Just Look Me in the Eye Already
The Workplace Perils of Staring at Our Phones and Elsewhere; The Ideal Gaze Lasts 7 to 10 Second.
You're having a conversation with someone and suddenly his eyes drop to his smartphone or drift over your shoulder toward someone else.
It feels like this is happening more than ever—in meetings, at the dinner table, even at intimate cocktail parties—and there are signs that the decline of eye contact is a growing problem.
Adults make eye contact between 30% and 60% of the time in an average conversation, says the communications-analytics company Quantified Impressions. But the Austin, Texas, company says people should be making eye contact 60% to 70% of the time to create a sense of emotional connection, according to its analysis of 3,000 people speaking to individuals and groups.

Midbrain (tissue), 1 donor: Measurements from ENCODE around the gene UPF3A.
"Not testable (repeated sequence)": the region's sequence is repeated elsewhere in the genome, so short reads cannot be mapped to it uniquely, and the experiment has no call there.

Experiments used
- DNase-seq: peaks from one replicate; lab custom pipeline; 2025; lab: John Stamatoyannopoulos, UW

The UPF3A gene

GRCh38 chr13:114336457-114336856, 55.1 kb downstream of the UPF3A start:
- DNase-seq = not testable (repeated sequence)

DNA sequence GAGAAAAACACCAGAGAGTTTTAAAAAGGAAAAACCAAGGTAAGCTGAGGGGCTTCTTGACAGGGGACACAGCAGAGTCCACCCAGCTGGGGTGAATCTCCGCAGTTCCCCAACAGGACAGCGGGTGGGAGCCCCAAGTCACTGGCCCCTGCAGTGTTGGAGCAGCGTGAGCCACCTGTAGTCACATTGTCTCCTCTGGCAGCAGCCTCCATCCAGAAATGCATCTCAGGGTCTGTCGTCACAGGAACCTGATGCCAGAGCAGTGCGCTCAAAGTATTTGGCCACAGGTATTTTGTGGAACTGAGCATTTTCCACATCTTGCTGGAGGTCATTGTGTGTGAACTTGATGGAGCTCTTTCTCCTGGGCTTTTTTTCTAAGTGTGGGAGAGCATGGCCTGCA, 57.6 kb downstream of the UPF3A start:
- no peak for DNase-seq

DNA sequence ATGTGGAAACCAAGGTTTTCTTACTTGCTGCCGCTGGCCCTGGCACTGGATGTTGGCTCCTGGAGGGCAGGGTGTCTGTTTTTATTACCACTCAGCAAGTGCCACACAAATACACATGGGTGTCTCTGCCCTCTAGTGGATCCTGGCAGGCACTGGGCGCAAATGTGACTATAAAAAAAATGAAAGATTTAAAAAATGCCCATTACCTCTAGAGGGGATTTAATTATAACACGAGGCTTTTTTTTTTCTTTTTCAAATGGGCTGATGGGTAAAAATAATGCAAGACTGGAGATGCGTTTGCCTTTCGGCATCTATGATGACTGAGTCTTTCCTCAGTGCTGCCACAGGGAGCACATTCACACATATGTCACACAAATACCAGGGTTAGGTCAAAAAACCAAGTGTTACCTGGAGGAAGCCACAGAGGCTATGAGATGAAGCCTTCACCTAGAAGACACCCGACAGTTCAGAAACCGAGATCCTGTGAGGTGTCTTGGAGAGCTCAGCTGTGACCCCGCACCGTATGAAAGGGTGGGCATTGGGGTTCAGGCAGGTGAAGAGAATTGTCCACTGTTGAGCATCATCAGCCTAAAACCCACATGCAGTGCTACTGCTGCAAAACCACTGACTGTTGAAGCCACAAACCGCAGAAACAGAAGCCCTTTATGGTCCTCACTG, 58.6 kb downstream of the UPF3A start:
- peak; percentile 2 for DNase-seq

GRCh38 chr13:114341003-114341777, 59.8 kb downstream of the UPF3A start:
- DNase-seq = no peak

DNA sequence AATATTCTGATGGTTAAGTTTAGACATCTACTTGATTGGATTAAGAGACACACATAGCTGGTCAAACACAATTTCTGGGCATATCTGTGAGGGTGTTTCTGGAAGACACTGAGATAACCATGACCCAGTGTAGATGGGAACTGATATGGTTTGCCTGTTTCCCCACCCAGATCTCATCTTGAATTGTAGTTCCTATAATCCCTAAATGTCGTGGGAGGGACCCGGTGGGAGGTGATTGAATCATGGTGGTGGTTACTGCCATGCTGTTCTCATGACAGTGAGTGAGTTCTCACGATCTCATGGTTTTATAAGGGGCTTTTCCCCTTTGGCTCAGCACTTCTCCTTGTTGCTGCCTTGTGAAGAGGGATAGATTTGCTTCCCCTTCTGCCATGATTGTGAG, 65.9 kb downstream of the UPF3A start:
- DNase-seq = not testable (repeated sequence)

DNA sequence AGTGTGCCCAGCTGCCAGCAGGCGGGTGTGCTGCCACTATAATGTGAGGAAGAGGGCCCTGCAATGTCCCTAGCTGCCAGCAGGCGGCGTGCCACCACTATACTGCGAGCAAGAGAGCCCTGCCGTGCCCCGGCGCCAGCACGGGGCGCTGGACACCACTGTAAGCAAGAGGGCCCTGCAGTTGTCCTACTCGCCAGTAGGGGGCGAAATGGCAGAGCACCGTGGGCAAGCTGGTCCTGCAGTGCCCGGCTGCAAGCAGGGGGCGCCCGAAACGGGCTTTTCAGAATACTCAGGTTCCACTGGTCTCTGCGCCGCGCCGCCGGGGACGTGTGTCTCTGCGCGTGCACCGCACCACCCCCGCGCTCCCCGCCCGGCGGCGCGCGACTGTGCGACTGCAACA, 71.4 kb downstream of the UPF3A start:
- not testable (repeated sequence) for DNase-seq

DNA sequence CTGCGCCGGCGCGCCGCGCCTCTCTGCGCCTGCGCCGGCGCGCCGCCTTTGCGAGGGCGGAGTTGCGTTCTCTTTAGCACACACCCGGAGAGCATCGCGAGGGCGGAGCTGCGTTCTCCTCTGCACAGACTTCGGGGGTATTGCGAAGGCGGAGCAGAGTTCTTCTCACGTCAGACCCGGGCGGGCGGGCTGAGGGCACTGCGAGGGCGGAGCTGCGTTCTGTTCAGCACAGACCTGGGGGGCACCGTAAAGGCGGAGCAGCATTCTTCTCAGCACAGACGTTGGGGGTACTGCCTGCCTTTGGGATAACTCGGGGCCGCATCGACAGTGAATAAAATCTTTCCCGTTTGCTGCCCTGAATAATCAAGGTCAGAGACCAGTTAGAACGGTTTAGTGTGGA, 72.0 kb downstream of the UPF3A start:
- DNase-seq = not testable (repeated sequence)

Eye contact is declining in both work and social settings, and it's having a negative effect on our sense of emotional connection ability to influence or impress others.
Work & Family columnist Sue Shellenbarger and Ben Decker, president of consulting and training firm Decker Communications, join Lunch Break to explain.
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